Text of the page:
Don’t Delay: Risks of Waiting to Have Your Heart Checked 

When it comes to your heart, you can never be too careful. Preventing heart conditions, such as cardiac arrest or heart disease, can begin today. Sometimes all it takes to begin making incremental changes is an increased awareness. Your daily habits, both big and small, will determine what kind of life you will lead years from now. Bayhealth Interventional Cardiologist Sanjeev Patel, MD, offers 5 tips to avoid the risks of waiting to have your heart checked: Sanjeev B Patel
1. Be your own health advocate – It is vital that a patient is doing their best to care for themselves at home. “We’ll do all that we can once you come in for an emergent situation, but we can’t control what happens before that,” shares Dr. Patel. Care for your heart by eating a heart healthy diet, exercising 30 minutes 5x a week, and avoid unhealthy habits like chronic smoking.

2. Know your history – If you have a family medical history that includes heart conditions, it is best for your doctor to monitor those things closely. Treating symptoms early can save your life. “Genetics play a huge role, and while you cannot change genetics, you can be proactive,” says Dr. Patel.

3. Do not ignore symptoms – If you are experiencing symptoms such as chest pain — which can feel like persistent heartburn — jaw pain, pain in the leg, or your heart is racing, it is best to have it checked right away. “Especially if your symptoms increase upon exertion but then seem to go away while you rest,” says Dr. Patel. This can be a true indication that your heart is in duress. The longer you wait, the more challenging it can be to treat.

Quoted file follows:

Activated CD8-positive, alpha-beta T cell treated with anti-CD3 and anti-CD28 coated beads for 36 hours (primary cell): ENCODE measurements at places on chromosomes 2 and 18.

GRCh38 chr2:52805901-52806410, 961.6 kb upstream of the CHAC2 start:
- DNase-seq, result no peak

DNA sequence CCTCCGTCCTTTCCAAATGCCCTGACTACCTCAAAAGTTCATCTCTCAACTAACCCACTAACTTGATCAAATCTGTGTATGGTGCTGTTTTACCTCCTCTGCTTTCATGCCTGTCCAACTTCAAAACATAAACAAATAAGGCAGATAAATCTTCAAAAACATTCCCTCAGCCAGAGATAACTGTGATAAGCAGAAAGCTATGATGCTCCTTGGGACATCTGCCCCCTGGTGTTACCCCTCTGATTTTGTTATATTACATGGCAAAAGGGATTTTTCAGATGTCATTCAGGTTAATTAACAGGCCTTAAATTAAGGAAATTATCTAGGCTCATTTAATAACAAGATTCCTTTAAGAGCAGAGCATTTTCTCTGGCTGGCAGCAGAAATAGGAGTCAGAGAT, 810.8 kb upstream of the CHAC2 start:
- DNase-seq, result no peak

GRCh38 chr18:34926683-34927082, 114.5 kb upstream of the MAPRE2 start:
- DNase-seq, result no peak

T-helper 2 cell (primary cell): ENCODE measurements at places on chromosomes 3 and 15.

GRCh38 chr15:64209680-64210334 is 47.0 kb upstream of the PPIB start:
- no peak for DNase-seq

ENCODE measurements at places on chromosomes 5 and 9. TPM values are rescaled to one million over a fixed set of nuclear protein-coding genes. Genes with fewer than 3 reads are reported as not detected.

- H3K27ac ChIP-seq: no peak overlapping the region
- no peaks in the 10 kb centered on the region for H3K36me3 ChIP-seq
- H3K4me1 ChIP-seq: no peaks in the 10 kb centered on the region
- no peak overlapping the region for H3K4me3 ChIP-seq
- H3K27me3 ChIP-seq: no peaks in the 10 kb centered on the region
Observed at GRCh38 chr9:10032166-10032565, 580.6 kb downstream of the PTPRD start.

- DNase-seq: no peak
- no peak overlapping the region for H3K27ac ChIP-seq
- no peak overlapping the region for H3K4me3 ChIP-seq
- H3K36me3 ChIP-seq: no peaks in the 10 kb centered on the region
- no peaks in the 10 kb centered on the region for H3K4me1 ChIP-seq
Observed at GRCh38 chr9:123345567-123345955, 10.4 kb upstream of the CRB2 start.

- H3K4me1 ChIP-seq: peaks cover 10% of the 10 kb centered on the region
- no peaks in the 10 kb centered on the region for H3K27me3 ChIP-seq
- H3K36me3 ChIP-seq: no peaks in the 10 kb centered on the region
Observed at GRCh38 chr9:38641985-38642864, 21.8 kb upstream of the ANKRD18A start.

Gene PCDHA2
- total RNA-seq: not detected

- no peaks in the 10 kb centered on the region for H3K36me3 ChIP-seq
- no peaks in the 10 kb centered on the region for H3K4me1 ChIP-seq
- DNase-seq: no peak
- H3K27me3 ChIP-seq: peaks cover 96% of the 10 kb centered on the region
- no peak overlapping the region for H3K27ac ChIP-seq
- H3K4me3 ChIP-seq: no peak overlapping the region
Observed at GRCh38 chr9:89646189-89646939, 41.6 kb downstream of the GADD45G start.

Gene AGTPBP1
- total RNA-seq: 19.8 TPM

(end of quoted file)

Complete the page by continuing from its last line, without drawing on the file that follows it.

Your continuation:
4. Be aware of your cardiovascular risk – Race, ethnicity, and gender all have factors that play into your risk. For example, “females are more likely than males to have heart attack symptoms that aren’t related to chest pain,” shares Dr. Patel. Hypertension or high blood pressure is being discovered in more young adults than ever before, especially young black men. Knowing your specific risks will help you stay on top of your health.

5. See a primary care doctor regularly – Your doctor can get to know you when you come in regularly and keep track of your normal vitals. This will aid them in knowing when something is irregular. A patient is more likely to share if they are experiencing a symptom when they know and trust their doctor well. “Routine maintenance can catch things like high cholesterol, which in most cases don’t have symptoms,” says Dr. Patel.

Trust your instincts. We tend to have an intuition when something is going on with our health and sometimes, we choose to ignore it. But your best life is waiting for you. Do not keep it waiting another day by putting off a heart-healthy lifestyle or ignoring symptoms. Be proactive in your health and live intentionally, it might save your life. 

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